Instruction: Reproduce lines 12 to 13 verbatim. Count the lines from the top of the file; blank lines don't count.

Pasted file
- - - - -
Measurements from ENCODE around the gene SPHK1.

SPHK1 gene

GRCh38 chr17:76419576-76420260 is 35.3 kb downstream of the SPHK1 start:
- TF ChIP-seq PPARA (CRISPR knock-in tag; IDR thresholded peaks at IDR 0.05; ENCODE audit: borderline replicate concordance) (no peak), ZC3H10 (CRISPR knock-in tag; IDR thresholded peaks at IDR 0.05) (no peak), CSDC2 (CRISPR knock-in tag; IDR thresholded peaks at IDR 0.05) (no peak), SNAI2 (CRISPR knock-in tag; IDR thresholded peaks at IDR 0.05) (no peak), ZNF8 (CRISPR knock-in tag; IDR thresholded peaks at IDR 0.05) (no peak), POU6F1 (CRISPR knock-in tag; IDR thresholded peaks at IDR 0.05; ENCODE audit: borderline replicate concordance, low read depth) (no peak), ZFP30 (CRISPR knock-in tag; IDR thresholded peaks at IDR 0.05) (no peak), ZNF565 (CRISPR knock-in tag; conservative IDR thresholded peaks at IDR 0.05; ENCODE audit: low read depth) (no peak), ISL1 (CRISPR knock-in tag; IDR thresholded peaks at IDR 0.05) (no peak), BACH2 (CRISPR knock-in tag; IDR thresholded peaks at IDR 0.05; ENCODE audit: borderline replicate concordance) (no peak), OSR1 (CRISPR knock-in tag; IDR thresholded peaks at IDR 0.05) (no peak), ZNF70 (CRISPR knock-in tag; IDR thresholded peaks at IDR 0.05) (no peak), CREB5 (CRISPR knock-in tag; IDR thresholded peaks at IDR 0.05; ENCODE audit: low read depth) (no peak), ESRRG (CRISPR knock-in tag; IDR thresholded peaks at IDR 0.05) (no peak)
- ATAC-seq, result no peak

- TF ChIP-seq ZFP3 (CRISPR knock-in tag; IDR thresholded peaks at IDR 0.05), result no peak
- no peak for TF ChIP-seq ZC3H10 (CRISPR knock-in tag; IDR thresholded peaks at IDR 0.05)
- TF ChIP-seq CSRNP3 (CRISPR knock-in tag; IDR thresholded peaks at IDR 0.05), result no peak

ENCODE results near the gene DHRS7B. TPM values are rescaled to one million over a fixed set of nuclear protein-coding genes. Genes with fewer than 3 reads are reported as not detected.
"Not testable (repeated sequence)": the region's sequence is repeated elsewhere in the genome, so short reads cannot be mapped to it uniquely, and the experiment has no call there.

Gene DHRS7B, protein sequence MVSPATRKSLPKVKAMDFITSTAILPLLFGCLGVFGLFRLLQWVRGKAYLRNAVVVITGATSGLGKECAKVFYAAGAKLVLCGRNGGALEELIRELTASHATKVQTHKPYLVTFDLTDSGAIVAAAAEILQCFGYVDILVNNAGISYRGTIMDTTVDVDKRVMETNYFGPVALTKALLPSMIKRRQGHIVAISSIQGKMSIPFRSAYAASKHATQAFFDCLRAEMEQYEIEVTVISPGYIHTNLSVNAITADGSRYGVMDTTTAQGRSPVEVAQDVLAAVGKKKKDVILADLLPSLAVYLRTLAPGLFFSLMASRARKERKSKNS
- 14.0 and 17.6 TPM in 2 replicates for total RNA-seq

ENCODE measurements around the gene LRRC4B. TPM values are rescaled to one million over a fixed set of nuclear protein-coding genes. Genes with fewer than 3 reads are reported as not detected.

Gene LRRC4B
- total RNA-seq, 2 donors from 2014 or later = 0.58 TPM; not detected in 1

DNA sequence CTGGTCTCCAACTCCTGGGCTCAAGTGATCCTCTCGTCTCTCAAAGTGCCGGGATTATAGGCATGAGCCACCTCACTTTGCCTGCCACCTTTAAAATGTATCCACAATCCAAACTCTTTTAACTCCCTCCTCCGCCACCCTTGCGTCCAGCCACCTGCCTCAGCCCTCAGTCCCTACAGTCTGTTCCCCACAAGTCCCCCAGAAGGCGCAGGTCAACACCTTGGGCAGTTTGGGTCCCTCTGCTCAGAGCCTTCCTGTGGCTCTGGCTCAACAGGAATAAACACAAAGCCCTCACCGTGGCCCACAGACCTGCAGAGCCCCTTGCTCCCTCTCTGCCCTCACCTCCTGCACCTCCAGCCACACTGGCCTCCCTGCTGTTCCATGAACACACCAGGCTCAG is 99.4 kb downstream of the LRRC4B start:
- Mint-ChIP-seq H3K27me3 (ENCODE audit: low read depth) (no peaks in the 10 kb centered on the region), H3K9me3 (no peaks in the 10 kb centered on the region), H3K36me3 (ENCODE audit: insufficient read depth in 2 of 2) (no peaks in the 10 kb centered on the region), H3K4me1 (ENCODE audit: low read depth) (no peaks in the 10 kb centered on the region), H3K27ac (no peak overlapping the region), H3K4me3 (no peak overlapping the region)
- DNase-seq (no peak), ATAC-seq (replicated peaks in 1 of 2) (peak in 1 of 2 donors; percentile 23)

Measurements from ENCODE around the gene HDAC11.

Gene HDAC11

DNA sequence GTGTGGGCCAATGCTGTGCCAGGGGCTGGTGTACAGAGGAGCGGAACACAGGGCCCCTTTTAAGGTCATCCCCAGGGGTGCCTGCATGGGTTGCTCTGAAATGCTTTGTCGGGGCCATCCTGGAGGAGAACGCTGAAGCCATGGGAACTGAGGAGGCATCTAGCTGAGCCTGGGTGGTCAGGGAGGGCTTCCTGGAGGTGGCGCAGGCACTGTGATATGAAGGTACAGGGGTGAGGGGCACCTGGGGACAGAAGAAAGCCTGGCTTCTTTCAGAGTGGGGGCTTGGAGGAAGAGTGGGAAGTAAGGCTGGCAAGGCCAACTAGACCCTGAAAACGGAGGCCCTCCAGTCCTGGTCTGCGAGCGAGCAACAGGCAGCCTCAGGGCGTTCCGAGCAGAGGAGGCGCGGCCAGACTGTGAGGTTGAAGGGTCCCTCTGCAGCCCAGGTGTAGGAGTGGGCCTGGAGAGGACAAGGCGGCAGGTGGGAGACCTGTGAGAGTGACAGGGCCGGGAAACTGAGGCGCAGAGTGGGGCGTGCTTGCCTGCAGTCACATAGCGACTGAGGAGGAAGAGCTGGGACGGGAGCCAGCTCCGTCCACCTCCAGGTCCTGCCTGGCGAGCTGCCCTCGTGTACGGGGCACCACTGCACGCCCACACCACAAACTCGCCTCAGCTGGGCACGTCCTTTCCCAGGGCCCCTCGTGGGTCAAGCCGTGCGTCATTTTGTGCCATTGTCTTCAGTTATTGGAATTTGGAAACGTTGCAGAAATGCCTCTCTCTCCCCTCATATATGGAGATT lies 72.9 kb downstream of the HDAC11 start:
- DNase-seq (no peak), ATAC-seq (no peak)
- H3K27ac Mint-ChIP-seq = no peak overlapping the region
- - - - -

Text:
- 14.0 and 17.6 TPM in 2 replicates for total RNA-seq

ENCODE measurements around the gene LRRC4B. TPM values are rescaled to one million over a fixed set of nuclear protein-coding genes. Genes with fewer than 3 reads are reported as not detected.